Sometimes maintaining the status quo is the best we can hope for.
And 2020 is one of those times.
Parents, teachers and school administrators have spent most of the past several months scrambling to provide our children a little stability in a year when the only constant seems to be upheaval. Those months have been marked with instability both at home and in school.
Schools shuttered. Jobs suspended or eliminated. Safety nets overwhelmed.
It’s a time when disparities in our community, educational and economic, have continued to widen.
Families that struggled prior to the pandemic have been thrown further into jeopardy while those that began March 2020 on relatively solid footing have found ways to manage the disruption with relative ease.
There is a dramatic difference between inconvenience and jeopardy, and families in our community have been marked by one or the other throughout the pandemic.
That’s why we were slightly relieved, but still concerned when the k-12 testing company NWEA released fall testing data. Scores millions of students logged in math and reading show an expected regression in skills — referred to as the “COVID slide” — didn’t pan out as badly as predicted.
That’s good news for parents and educators who worried the yo-yo between shutdown, remote schooling and in-person classes would decimate educational momentum our students built in recent years. Many of us, especially parents who know we are no substitute for a classroom teacher, worried 2020 would snowball into a lost year for our children’s education.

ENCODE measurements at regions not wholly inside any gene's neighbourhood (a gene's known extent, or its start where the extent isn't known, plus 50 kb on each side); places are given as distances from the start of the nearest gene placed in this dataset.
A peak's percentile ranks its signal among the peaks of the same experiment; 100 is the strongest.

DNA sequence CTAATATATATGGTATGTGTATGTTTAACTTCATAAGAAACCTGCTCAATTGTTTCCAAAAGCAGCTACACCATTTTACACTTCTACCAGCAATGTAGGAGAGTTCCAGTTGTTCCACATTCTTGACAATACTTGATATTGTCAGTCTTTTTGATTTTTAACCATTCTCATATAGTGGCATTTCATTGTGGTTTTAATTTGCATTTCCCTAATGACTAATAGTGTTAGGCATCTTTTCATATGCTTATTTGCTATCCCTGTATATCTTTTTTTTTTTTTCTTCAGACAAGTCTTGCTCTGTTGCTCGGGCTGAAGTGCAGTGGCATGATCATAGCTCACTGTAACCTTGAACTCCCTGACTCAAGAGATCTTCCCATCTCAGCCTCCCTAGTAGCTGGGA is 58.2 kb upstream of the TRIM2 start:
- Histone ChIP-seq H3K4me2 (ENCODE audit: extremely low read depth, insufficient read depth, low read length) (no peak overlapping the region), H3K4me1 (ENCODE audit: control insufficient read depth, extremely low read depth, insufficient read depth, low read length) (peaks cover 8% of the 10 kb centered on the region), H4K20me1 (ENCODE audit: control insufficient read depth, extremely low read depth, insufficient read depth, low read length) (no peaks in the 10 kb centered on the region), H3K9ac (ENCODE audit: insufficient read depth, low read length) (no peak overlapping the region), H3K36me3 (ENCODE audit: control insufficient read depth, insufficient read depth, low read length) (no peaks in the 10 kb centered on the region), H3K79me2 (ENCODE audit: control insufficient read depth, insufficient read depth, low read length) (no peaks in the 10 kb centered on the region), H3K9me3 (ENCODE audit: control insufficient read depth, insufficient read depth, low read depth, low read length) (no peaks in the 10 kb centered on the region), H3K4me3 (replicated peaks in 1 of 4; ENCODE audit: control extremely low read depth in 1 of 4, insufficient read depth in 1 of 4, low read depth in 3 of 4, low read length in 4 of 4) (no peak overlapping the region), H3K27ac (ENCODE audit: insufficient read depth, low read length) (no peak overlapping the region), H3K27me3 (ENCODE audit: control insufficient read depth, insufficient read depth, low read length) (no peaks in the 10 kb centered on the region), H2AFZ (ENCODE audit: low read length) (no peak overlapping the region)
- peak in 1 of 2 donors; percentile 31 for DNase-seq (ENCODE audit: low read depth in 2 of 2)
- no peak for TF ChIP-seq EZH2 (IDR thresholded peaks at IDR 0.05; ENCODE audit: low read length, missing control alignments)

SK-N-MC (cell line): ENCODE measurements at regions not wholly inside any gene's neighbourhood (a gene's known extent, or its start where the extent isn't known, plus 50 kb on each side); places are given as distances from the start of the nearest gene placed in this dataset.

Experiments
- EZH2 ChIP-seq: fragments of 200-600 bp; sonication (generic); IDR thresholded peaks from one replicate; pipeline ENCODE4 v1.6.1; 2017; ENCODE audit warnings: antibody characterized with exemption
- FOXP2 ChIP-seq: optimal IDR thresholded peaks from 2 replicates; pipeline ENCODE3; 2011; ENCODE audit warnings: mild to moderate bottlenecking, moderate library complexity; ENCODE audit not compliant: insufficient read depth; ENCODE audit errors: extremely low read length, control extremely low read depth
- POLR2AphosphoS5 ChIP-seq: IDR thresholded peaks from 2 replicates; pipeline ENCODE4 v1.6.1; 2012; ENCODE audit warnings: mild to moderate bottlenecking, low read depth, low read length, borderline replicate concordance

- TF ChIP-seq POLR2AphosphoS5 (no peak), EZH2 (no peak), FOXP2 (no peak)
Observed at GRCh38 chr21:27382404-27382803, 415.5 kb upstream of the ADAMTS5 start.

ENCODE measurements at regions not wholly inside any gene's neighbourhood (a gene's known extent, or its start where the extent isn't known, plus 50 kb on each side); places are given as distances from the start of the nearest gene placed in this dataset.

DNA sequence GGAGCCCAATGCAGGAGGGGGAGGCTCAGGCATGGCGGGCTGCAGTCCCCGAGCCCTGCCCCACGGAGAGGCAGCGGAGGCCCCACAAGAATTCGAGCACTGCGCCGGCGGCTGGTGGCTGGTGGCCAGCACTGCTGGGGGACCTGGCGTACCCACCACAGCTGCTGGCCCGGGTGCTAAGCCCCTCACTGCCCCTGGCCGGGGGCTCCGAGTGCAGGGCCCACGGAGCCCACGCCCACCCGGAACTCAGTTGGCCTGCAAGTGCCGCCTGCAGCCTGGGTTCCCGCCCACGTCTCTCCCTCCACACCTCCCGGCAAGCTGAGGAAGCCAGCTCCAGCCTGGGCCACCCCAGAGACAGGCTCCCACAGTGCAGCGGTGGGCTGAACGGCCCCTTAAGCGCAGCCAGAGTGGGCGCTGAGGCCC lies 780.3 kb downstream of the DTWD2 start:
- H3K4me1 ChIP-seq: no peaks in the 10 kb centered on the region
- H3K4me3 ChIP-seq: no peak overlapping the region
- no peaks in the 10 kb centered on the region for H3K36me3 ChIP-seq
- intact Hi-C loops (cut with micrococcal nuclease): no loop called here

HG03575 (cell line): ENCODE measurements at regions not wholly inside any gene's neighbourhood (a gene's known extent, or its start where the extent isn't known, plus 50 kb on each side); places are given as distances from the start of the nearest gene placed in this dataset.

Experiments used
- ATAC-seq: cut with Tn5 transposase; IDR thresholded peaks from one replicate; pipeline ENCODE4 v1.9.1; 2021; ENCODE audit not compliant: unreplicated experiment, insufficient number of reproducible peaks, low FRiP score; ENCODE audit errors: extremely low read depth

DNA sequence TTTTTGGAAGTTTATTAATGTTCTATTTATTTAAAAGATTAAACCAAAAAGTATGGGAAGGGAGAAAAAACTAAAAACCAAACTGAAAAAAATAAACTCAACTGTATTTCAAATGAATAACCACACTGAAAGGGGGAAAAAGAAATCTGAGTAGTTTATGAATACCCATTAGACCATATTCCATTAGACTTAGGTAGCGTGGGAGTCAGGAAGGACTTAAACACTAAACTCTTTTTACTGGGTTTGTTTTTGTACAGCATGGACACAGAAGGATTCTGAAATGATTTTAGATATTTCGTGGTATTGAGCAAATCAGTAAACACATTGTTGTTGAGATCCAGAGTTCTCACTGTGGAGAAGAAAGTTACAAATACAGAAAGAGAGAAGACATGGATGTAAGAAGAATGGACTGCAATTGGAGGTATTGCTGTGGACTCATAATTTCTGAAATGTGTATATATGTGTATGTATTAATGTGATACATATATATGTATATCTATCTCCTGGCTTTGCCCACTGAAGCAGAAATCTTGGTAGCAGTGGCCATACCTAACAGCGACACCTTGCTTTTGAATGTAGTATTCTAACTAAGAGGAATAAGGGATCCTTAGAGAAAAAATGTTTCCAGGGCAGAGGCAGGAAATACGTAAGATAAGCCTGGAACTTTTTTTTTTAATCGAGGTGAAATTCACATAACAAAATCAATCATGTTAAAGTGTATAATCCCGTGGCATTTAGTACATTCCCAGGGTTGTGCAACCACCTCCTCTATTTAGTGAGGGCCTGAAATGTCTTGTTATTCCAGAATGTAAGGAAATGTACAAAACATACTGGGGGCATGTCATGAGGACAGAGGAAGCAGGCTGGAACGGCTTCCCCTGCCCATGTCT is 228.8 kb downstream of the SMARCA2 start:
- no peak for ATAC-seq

But the concerning caveat borne in those test results is what didn’t appear on the charts. Nearly 1 million students didn’t participate in fall testing. Those are the students for whom we are most concerned.
Nearly all school administrators have reported unsettling numbers of students, some as young as kindergarten, who either don’t attend virtual classes, or have been left home alone to supervise their own remote education.
Most of us, if we’re lucky, couldn’t possibly understand the devastating circumstances many families in our region suffer this year. And we won’t pass judgment.
But what we do know, is there are many children in our orbit who, prior to the pandemic, found the little stability in their lives while at school. It’s a place where there always is a supportive adult. Two hot meals. An extra jacket and gloves. Clean clothes and a haircut. And a hug when they need it.
Many of our most vulnerable children lost all those things in 2020.
That’s why we understand and support the difficult decisions our local school administrators find themselves wrestling. They face a impossible choices.
A pandemic threatens all of our health now, but efforts to curb the disease is dealing daily damage to our most vulnerable children.
There is no great outcome when leaders are asked to weigh public health concerns against what promises to be a devastating year for many children in the Grand Traverse region.
We see no perfect outcome, no obvious choice.
But we do see many school leaders doing their best to protect and educate our children in near impossible circumstances.
And in the midst of a pandemic, that’s all we can ask.